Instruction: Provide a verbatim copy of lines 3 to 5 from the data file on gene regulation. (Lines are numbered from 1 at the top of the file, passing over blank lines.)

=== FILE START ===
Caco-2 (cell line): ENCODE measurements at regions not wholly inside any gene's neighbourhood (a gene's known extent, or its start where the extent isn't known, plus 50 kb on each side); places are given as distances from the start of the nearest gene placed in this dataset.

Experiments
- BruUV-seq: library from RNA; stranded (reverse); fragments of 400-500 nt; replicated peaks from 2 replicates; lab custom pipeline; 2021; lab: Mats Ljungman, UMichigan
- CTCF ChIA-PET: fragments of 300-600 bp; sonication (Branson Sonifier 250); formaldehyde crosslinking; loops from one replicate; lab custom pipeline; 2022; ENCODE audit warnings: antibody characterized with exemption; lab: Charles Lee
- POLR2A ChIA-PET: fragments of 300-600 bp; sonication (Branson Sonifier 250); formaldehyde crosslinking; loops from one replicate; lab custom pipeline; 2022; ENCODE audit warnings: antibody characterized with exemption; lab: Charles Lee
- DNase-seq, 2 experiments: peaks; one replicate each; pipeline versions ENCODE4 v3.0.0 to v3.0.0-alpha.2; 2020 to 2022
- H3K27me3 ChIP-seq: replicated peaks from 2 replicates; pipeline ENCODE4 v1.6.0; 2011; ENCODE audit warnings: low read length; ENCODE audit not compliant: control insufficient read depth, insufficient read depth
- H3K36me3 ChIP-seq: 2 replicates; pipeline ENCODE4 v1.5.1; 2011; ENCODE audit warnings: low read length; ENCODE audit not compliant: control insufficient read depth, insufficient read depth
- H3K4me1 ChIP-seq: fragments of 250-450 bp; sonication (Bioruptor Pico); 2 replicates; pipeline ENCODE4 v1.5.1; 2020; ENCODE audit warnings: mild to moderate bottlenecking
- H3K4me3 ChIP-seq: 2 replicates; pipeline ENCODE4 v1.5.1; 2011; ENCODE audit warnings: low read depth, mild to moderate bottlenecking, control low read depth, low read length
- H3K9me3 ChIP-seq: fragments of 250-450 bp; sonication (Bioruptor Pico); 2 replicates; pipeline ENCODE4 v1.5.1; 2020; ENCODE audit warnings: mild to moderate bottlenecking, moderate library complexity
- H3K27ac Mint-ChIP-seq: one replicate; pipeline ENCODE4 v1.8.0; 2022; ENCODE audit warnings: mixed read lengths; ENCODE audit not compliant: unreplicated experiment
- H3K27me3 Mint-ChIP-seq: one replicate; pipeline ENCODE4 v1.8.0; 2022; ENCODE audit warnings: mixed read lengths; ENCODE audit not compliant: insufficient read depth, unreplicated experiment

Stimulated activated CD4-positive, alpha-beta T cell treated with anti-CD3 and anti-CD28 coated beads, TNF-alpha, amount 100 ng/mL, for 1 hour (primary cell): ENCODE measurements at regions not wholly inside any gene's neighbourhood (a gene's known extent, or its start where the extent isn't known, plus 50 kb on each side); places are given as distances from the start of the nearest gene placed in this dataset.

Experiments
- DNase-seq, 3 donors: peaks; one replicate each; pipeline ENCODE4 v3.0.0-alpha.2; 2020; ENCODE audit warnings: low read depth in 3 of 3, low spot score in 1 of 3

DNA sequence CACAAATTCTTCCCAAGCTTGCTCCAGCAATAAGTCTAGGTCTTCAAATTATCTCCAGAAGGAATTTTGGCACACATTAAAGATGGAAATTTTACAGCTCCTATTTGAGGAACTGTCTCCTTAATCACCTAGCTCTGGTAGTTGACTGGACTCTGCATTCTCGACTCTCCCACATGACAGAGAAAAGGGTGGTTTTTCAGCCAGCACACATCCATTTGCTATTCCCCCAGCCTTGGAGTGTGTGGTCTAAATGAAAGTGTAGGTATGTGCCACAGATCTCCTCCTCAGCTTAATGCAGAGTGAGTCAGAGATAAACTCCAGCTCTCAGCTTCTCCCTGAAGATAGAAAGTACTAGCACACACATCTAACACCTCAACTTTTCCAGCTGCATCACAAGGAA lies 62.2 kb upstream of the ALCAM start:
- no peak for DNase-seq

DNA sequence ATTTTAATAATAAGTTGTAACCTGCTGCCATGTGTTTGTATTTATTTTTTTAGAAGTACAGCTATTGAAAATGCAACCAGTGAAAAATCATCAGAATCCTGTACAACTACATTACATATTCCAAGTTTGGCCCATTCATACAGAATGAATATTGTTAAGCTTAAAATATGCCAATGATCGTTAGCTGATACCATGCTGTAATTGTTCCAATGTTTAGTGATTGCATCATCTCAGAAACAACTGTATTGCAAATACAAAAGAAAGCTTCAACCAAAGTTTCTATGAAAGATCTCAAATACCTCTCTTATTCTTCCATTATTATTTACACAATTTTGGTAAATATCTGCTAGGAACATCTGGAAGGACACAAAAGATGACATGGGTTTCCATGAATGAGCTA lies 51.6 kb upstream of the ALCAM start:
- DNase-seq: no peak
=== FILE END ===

- BruUV-seq: library from RNA; stranded (reverse); fragments of 400-500 nt; replicated peaks from 2 replicates; lab custom pipeline; 2021; lab: Mats Ljungman, UMichigan
- CTCF ChIA-PET: fragments of 300-600 bp; sonication (Branson Sonifier 250); formaldehyde crosslinking; loops from one replicate; lab custom pipeline; 2022; ENCODE audit warnings: antibody characterized with exemption; lab: Charles Lee
- POLR2A ChIA-PET: fragments of 300-600 bp; sonication (Branson Sonifier 250); formaldehyde crosslinking; loops from one replicate; lab custom pipeline; 2022; ENCODE audit warnings: antibody characterized with exemption; lab: Charles Lee